The past one year has been a rough ride for most Australian festivals — be it the much-talked-about EDM shindig Defqon.1 or the now-infamous Stereosonic. We bring you the low-down on the issues plaguing the music outings Down Under


1. Too much drug abuse

That most Australian festivals are struggling to enforce a no-drugs policy is no secret. Going by the number of mishaps, and strange incidents that have come out light in the ongoing festival season, it is high time that organisers and local police take it upon themselves to crack down on the rampant substance abuse on the venue.

Some of the drug-related news that have appeared of late from Down Under are just saddening:

– On December 8, a man who was high on drugs, killed a woman by running his car over a tent in which she was sleeping

– Over 100 people were arrested for possession of drugs, at Stereosonic, Brisbane

– There were 83 drug-related arrested at Defqon.1 on September 20

– A man suspected of having had too much drugs, was seen attempting to click a picture with his credit card, at Stereonic festival

– In another incident from Stereosonic, a woman was filmed dancing topless in the crowd even as lecherous mean cheered her on



 2. Activists supporting a wrong cause, and demanding a ban on sniffer dogs instead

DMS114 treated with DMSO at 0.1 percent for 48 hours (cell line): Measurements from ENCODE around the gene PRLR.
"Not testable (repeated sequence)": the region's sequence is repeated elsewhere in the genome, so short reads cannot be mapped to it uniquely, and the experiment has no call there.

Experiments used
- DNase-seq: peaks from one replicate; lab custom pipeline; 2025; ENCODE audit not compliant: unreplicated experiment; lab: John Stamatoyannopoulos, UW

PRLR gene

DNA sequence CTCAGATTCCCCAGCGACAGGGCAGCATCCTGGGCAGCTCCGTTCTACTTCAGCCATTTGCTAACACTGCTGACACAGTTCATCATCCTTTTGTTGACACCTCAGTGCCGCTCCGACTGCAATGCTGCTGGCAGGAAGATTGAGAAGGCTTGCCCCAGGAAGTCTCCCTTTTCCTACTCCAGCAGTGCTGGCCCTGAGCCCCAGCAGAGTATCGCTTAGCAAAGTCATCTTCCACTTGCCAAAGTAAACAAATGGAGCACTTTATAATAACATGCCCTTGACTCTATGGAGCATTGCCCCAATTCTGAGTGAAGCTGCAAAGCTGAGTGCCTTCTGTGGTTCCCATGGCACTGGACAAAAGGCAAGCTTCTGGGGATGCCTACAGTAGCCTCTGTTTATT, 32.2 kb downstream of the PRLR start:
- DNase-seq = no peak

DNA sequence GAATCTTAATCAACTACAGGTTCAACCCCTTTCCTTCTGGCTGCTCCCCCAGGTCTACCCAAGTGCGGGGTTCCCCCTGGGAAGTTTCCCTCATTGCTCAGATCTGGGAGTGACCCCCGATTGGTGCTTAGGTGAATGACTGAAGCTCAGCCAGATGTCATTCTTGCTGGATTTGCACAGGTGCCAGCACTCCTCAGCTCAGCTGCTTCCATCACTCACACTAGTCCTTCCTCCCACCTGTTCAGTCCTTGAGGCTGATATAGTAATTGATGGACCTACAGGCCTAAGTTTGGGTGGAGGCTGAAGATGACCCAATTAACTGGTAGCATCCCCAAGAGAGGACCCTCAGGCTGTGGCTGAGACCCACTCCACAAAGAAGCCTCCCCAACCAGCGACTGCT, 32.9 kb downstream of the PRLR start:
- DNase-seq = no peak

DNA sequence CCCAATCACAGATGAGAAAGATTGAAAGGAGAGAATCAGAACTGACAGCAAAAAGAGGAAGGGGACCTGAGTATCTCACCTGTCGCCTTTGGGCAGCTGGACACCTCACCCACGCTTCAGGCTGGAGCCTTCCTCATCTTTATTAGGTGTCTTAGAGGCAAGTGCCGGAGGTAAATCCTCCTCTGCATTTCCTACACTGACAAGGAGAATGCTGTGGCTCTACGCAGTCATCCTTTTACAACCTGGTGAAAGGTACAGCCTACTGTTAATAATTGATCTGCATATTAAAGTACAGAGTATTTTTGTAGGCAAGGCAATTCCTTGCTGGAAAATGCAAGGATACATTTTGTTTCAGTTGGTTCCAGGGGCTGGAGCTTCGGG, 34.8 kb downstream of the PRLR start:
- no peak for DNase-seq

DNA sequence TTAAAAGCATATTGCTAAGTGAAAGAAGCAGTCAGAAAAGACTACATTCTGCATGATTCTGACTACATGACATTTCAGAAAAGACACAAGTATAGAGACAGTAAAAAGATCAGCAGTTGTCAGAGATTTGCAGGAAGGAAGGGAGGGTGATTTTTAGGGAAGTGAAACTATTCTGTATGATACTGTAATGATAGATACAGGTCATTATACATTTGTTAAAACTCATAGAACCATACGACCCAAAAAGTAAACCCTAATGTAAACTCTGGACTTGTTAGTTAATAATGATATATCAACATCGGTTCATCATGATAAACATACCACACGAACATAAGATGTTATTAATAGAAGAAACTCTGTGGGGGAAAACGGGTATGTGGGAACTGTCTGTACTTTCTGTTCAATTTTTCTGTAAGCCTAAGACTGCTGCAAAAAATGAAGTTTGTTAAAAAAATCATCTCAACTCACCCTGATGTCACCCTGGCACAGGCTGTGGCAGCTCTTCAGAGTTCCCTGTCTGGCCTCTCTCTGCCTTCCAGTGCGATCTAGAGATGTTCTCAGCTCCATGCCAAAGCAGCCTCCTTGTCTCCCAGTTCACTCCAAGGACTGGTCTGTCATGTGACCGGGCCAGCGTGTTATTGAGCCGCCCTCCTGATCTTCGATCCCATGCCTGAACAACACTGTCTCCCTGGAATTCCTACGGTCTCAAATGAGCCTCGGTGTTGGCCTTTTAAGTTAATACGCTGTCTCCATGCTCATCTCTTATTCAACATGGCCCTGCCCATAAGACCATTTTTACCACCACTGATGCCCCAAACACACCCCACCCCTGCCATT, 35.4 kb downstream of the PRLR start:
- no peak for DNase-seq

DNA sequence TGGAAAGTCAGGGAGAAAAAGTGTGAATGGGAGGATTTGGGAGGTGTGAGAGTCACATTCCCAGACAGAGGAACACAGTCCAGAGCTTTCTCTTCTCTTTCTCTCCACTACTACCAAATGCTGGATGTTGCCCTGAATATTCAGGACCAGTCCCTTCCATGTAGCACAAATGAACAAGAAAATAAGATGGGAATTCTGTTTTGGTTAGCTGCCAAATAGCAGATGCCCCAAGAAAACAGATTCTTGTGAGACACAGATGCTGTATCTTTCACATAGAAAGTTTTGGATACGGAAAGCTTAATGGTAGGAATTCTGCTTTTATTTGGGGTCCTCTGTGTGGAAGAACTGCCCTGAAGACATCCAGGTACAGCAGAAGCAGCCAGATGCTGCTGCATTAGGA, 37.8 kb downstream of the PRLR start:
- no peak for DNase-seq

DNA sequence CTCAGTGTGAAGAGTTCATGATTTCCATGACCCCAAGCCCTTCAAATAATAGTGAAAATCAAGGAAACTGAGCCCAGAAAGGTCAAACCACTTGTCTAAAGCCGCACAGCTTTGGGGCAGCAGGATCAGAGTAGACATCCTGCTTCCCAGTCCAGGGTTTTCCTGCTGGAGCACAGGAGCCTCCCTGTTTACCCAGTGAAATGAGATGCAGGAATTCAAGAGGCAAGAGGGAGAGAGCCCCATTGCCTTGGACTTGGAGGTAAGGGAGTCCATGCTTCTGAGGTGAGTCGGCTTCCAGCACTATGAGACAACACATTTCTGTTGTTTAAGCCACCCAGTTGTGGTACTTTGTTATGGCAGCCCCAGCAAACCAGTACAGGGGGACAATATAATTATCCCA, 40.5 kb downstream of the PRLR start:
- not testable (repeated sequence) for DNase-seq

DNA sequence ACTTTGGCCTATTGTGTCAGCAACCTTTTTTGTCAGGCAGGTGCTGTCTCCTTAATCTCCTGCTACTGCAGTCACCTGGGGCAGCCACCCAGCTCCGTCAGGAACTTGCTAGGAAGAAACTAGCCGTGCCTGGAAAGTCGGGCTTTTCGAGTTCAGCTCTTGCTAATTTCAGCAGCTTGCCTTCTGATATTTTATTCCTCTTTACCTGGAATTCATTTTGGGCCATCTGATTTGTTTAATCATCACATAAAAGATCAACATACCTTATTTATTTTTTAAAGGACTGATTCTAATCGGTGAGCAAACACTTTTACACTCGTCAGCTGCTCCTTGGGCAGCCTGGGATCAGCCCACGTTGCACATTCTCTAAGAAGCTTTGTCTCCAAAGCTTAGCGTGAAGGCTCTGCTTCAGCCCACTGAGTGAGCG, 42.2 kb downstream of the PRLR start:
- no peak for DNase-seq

After the death of a man last year due to “panic overdose” (ingesting too many pills upon spotting sniffer dogs), harm reduction campaigners have been calling for a ban on sniffer dogs. But are the canines the real menace, or the easy availability of drugs on the venue and its unchecked consumption among the youth?



3. The growth of ‘muscle culture’ among young men

The incidents of random violence reported in the recently concluded Stereosonic festival point to the cruel truth that music festival have now become arenas for people to exercise their physical power over others upon the slightest misunderstanding/accident/provocation or even in the absence of any of these things — contrary of the widespread belief that such liberal events foster a sense of love, community and belonging among like-minded people.

In the aftermath of Stereosonic violence which involved many shirtless beefy men , Good Life has enforced a strict dress code.


4. The continual mainstreaming of music festivals

Many seasoned festival-goers believe that it is the smainstreaming of the music festival culture which has caused things to turn sour at large gatherings, since they are now are populated not with real music lovers but with selfie-clicking, tattooed “hooligans” that have no real intention of enjoying the festival.


Jenni Ryall, Australia editor, Mashable, in a recent article, says:

“As the music moved into electro beats and a dubstep obsession and festivals began hitting every second weekend, the mainstream movement somehow killed the vibe. Suddenly, juiced-up hooligans wearing nothing but neck tattoos and dominating attitudes were a main act. The new-age thug is more often than not shirtless at a festival and can be found groaning loudly at the gym.”




(Cover Image Courtesy: wunderground)

The images used in the feature are for representational purpose only; they are not owned by Festival Sherpa.


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